As designers/developers, sometimes we face a project that requires animation. Could be a simple one, or the trickiest animation you have seen before. So, we need to use the right tool for the occasion, one that could bring us good performance without sacrificing its power. In that case, let me introduce to you GSAP: GreenSock Animation Platform.

GSAP is a very robust Javascript library that allow us to create timeline based animations with great precision and reliability. Based in their own words: an ultra high-performance, professional-grade animation for the modern web. But don’t take this for granted. Let’s see what we can do with it. We’re not going to do anything fancy or super-eye-catching, but hopefully after reading it, you’ll know more about the platform, its basic properties and its usage.

Getting Started

Before we start, we need to add the library to our project. The most simple way to do it is by using the CDN with a script tag.

<script src="https://cdnjs.cloudflare.com/ajax/libs/gsap/2.1.3/TweenLite.min.js"></script>

Also, you have the option to use NPM

npm install gsap

To view a more detailed guide to how import things and work with Webpack and other related tools, visit the docs related to it.

What are Tweens?

Tweens are the basic animation functions inside GSAP. There’s a basic tween: Tweenlite, that is the foundation for the other tools available and can be combined with other tweens to create even more impressive effects. So, why do we not create our first animation?

Let’s suppose that you have a red rectangle and you want to change its color to blue while you change its position.

TweenLite.to("#rectangle", 2, {
    top: "200px",
    left: "120px",
    backgroundColor: 'blue'
});

Animation with GreenSock using the TweenLite function

Pretty easy, right? So, let’s understand what we did.

TweenLite is the main function that tells to our Javascript file that we are going to animate with GSAP. The .to method is the portion that signifies you want to animate from an initial state defined on our CSS to the properties we’re going to assign next. Then we define our object, with a set of properties that allow us to animate what we want. We use a CSS-like selector to call our HTML object, after the comma we defined how long the animation will be. And finally, we set the properties to be animated.

Take into consideration that GSAP has a lot of features and configurations to manage your animation. One of them is the easing options, that allows you to specify what kind of ease you want in your animation.

It seems that this is too basic for you, isn’t it? Ok, so let’s dive in into the multi-sequence animations.

Multi-sequence Animations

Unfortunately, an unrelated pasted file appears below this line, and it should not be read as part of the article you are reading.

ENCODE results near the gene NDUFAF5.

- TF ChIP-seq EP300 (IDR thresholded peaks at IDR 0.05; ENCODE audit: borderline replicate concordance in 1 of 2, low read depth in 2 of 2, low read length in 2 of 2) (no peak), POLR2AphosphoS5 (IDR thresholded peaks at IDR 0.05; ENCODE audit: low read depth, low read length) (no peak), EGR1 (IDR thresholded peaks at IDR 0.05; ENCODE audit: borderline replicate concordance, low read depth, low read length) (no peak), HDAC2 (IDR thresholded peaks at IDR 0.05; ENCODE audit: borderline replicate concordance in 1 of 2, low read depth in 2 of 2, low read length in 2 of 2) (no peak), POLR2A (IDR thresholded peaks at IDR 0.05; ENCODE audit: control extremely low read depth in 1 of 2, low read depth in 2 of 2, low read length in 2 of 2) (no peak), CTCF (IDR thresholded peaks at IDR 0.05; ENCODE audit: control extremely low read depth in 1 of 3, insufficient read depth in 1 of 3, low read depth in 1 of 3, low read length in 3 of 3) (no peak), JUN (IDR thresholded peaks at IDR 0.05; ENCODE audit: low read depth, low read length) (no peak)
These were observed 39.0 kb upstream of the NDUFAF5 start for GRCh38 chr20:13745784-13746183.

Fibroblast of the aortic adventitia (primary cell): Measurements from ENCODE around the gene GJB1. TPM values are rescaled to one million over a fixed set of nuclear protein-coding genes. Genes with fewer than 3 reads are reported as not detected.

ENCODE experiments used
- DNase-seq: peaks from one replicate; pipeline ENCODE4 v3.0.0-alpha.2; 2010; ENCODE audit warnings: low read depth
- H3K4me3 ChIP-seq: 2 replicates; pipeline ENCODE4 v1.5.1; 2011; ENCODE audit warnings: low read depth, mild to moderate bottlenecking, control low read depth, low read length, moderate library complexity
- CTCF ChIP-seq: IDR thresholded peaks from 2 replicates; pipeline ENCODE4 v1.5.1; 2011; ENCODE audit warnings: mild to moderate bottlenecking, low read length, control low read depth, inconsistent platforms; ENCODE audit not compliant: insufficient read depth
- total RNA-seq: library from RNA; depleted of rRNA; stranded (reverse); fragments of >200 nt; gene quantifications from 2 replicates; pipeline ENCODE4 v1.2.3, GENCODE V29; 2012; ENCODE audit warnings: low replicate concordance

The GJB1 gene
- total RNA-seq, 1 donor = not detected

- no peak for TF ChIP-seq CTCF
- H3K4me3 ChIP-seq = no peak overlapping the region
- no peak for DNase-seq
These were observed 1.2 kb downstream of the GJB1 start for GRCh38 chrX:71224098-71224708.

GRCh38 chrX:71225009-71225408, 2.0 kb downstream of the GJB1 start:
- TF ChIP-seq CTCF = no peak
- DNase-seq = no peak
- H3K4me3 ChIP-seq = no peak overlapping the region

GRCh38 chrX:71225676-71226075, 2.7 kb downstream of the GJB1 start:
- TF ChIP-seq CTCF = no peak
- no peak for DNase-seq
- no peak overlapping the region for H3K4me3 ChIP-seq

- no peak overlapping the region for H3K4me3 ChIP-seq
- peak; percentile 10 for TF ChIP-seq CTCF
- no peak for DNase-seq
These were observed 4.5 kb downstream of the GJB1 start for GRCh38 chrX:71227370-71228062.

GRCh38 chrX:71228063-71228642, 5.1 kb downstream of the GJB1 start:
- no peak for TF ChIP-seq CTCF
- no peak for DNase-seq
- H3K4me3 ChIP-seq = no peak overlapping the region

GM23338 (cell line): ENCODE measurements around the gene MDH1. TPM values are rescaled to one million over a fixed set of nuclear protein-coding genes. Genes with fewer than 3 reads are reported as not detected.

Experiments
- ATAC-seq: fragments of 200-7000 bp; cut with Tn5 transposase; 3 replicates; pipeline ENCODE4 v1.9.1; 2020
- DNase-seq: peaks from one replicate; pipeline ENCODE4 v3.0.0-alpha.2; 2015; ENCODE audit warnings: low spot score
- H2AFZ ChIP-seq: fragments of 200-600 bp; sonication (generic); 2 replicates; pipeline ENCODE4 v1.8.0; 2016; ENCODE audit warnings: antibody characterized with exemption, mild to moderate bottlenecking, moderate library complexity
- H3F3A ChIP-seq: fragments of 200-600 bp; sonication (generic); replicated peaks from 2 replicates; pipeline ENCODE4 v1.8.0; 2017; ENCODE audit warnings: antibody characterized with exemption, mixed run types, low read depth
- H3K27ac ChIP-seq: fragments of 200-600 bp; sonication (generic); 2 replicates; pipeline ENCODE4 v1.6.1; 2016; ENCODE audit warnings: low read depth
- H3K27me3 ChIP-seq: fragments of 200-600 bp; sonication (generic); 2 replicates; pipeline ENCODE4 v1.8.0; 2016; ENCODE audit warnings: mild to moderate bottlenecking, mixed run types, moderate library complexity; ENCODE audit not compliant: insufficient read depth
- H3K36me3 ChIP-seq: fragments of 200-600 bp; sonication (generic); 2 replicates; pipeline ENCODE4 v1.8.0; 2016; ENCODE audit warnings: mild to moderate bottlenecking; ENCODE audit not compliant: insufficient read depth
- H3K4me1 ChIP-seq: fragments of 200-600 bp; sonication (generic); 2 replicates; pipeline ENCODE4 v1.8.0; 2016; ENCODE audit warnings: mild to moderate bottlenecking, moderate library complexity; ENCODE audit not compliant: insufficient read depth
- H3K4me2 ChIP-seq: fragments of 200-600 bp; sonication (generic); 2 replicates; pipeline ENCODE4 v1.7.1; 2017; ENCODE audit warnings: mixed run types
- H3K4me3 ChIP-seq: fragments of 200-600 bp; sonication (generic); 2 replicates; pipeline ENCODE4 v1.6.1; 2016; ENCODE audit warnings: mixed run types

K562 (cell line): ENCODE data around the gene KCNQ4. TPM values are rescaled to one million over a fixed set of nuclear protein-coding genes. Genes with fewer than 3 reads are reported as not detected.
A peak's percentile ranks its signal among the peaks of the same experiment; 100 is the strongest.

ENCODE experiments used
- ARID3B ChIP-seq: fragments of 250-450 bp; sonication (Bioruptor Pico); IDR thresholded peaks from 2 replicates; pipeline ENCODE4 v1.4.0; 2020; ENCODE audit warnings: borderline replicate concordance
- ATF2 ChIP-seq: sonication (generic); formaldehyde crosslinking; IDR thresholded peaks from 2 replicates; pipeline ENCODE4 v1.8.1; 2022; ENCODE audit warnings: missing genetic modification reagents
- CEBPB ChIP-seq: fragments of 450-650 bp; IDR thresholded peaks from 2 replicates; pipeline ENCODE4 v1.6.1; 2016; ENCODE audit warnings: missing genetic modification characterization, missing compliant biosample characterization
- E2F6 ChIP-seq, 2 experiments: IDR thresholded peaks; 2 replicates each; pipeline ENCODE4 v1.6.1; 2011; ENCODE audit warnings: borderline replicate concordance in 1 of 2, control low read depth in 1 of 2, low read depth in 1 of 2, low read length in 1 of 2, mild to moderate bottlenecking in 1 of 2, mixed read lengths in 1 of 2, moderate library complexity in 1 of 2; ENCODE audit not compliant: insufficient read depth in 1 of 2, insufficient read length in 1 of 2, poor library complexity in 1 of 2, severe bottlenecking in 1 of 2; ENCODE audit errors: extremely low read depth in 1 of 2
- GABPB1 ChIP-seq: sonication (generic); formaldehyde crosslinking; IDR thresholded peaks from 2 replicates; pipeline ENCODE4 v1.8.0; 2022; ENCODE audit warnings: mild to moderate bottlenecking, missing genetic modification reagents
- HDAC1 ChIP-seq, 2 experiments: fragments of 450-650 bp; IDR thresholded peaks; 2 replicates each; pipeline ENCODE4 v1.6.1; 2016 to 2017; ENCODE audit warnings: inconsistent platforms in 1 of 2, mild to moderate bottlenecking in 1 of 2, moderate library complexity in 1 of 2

Multisi-sequence animations are the ones in which different animations or effects occur one at a time or concurrently. That is called a Timeline. For manage them GSAP gets us covered with its tool TimelineLite. This tool acts as a wrapper for other tweens or even other timelines, and control them effectively without efforts. Let’s look at an example.

As always, you could use the CDN to add the plugin to your project or use NPM. Here we’re going to use the CDN to make things easier.

https://cdnjs.cloudflare.com/ajax/libs/gsap/2.1.3/TimelineLite.min.js

Next, in our javascript file, we define a variable and assign it a new Timeline.

let tl = new TimelineLite;<br>

After doing that, we want to start our animation. Let’s animate the previous one and try to mimic is behavior but with our Timeline.

tl.to("#rectangle", 2, {
    x: 200,
    y: 420,
    backgroundColor: "blue",
    ease: Sine.easeIn
})

Notice that we no longer use the TweenLite function but the variable defined in our first line. Also, to move our object we’re not going to use the previous CSS-like properties, but X and a Y, which acts like the same. We added a different type of ease, the Sine with its property easeIn. We increase the amount in the position properties to make it more dramatic.


Animation done with the TimelineLite tool with GSAP.

So far, so good. Now we need to add another timeline or animation to this same object. Let’s do so.

.to("#rectangle", 1, {
    rotation: 30,
    x: 20,
    y: 600,
    backgroundColor: "black",
    ease: Back.easeIn
})

Another effect was added to the rectangle with TimelineLite function

How cool is that? You see that you can add many animations as you want with the .to method and join them as one. That’s the power of the timeline and its multiple sequences. Hey, do you want to add another one?

.to("#rectangle", 1, {
    rotation: 200,
    x: 120,
    y: 200,
    backgroundColor: "red",
    ease: Power4.easeIn
})

Another animation added. You’re enjoying it, right?

You could see the power and simplicity of GSAP platform. It’s very easy to use and grasp, and its learning curve is very comfortable. But don’t let this little example we did fool you; GSAP is very powerful and it can animate almost everything Javascript can touch. You can see some examples of what GSAP can do for you and/or your team.

This is it. A sneak peek into a robust, solid and easy platform to animate your next project.


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